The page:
On August 9th, NOAA Fisheries adopted a catch-share program for West Coast trawl fishing that for the first time will make a major shift in how groundfish are managed, one that can benefit both fish and fishermen and lead to economic efficiencies that are difficult to obtain under traditional management schemes.
The new approach does away with the conventional practice of setting a fleet-wide quota of how many fish can be caught and then letting fishermen compete with each other to catch as much of that quota as possible before the fishery is closed. Instead, the new system divides the total quota into shares controlled by individual fishermen. Those shares can be caught whenever the fisherman wants, ideally more efficiently and at more profitable marketing times.
The new system has the support of the trawl fishing industry and was developed by the Pacific Fishery Management Council, which works with the fisheries agency in producing fishery management plans for the West Coast.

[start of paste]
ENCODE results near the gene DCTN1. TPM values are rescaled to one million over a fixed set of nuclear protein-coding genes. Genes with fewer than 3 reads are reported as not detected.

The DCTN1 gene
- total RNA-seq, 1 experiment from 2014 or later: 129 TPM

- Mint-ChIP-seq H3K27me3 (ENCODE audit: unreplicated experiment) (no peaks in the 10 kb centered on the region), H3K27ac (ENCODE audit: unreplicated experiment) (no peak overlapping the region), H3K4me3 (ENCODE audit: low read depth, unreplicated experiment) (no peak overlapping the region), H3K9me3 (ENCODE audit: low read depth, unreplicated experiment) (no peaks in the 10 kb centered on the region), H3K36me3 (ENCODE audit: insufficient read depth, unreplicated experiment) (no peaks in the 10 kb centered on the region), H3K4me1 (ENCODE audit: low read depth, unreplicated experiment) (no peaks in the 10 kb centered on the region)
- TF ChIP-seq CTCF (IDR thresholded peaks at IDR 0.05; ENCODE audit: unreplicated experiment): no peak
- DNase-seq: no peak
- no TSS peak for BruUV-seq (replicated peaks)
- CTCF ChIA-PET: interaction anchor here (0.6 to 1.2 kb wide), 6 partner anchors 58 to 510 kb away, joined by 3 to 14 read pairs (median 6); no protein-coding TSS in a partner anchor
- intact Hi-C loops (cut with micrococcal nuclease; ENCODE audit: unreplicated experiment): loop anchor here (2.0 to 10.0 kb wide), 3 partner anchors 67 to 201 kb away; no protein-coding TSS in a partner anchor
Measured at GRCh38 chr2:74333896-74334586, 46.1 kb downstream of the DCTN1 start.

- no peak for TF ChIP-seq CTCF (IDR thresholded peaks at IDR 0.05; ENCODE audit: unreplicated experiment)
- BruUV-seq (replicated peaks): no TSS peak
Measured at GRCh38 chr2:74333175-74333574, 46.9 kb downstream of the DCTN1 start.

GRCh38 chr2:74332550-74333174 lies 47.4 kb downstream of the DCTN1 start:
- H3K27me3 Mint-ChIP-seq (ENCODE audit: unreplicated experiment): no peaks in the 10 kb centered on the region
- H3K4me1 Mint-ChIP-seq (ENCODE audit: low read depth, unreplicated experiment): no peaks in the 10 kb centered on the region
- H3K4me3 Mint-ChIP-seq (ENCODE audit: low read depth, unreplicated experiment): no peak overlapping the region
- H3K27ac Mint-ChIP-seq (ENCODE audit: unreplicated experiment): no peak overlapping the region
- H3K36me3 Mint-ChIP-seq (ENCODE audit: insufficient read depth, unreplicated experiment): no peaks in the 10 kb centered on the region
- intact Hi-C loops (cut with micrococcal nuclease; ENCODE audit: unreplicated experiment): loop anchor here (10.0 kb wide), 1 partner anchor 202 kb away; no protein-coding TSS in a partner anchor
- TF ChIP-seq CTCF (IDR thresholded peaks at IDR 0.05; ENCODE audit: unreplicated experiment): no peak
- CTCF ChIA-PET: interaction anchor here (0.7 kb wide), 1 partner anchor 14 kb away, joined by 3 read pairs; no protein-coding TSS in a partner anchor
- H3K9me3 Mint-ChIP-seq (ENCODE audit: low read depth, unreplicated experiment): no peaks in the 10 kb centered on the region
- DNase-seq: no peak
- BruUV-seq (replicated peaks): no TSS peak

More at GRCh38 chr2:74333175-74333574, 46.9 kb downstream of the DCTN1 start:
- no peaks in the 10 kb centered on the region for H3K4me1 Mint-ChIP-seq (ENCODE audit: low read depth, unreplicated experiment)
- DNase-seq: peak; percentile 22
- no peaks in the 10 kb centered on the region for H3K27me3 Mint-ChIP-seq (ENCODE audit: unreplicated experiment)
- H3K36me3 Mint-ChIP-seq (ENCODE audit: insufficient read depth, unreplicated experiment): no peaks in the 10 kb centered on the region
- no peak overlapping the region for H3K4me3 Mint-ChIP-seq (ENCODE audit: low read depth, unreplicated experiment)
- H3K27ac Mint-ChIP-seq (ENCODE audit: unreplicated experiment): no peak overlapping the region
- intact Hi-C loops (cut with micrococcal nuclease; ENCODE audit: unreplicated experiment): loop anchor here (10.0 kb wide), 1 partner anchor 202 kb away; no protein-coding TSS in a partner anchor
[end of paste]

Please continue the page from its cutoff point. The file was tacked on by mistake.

NOAA says that because the new management system is so new and complex, it’s being implemented in steps, through separate rules. The latest proposed rule, published yesterday for public comment, describes further important details of the catch-shares plan, including how data on bycatch will be collected, how observer coverage is to be managed, and how certain vessels can become eligible to take part in cooperative programs.
The public comment period ends Sept. 30. The proposed rule, including how and where comments can be submitted, can be found at http://www.regulations.gov.